The Forging of Races

Reading time 1 min.

Race and Scripture in the Protestant Atlantic World, 1600–2000
Colin Kidd University of Glasgow

Colin Kidd University of Glasgow

This book revolutionises our understanding of race. Building upon the insight that races are products of culture rather than biology, Colin Kidd demonstrates that the Bible – the key text in Western culture – has left a vivid imprint on modern racial theories and prejudices.

Fixing his attention on the changing relationship between race and theology in the Protestant Atlantic world between 1600 and 2000 Kidd shows that, while the Bible itself is colour-blind, its interpreters have imported racial significance into the scriptures.

Kidd’s study probes the theological anxieties which lurked behind the confident facade of of white racial supremacy in the age of empire and race slavery, as well as the ways in which racialist ideas left their mark upon new forms of religiosity.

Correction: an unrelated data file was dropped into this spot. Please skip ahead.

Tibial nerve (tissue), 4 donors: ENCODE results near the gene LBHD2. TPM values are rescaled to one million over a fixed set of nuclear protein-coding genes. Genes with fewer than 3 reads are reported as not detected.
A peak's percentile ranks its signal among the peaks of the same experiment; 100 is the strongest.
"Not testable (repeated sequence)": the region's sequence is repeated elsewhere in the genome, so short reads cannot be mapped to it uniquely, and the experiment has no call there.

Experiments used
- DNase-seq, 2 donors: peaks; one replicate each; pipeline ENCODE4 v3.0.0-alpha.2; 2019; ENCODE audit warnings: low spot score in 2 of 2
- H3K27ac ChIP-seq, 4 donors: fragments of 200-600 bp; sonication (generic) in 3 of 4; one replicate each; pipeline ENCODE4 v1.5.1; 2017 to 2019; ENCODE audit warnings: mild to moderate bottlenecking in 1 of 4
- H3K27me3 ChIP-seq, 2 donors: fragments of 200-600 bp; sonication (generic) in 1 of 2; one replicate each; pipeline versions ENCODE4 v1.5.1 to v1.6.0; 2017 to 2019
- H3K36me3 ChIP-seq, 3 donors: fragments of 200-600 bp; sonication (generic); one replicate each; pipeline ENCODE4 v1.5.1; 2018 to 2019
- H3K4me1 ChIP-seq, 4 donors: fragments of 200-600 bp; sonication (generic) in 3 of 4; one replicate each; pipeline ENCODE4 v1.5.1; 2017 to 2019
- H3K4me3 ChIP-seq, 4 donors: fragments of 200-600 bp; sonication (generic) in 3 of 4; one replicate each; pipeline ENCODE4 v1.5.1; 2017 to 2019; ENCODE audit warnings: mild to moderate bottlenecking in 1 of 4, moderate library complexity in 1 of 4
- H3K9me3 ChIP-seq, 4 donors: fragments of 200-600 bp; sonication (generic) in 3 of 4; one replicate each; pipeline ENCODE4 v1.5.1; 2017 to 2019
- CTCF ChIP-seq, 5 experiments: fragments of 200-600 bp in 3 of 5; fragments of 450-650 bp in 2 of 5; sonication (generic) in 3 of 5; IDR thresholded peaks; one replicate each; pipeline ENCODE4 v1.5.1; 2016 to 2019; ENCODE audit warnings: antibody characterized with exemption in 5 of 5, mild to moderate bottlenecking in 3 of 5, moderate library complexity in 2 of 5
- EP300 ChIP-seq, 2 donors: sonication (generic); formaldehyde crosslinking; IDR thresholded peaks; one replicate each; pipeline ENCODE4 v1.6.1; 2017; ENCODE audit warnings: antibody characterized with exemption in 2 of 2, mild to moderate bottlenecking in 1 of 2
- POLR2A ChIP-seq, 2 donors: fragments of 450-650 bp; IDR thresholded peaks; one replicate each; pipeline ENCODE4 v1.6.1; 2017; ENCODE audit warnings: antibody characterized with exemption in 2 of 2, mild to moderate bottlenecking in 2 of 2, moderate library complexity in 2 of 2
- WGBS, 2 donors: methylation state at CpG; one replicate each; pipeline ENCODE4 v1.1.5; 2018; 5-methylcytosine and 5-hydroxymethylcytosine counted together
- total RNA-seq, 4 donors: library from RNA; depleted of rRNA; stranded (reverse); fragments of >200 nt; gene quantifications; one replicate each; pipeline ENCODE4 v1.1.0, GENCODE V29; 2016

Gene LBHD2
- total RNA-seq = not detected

This is essential reading for anyone interested in the histories of race or religion.

• An innovative and controversial survey of the relationship of race and theology over the past four centuries

• Describes the religious underpinnings of modern racism

• A major contribution to Atlantic history, intellectual history and religious studies


1. Prologue : race in the eye of the beholder ;

2. Introduction : race as scripture problem ;

3. Race and religious orthodoxy in the early modern era ;

4. Race, the Enlightenment and the authority of scripture ;

5. Monogenesis, slavery and the nineteenth-century crisis of faith ;

6. The Aryan moment : racializing religion in the nineteenth century ;

7. Forms of racialized religion ;

8. Black counter-theologies ;

9. Conclusion.

Observatory of Religions  The 21st century will be or not be religious. This Malraux prophecy is being fufilled: the impact of religion on political, economic, financial and social spheres is making front page news. Observatory of Religions’ (L’Observatoire des religions) perspective, that is; the observation, analysis and commentary of religious issues in a current affairs framework, is purely unreligious. L'Observatoir des Religions was created by Philippe Simonnot, economist and author of numerous works on history and economics.
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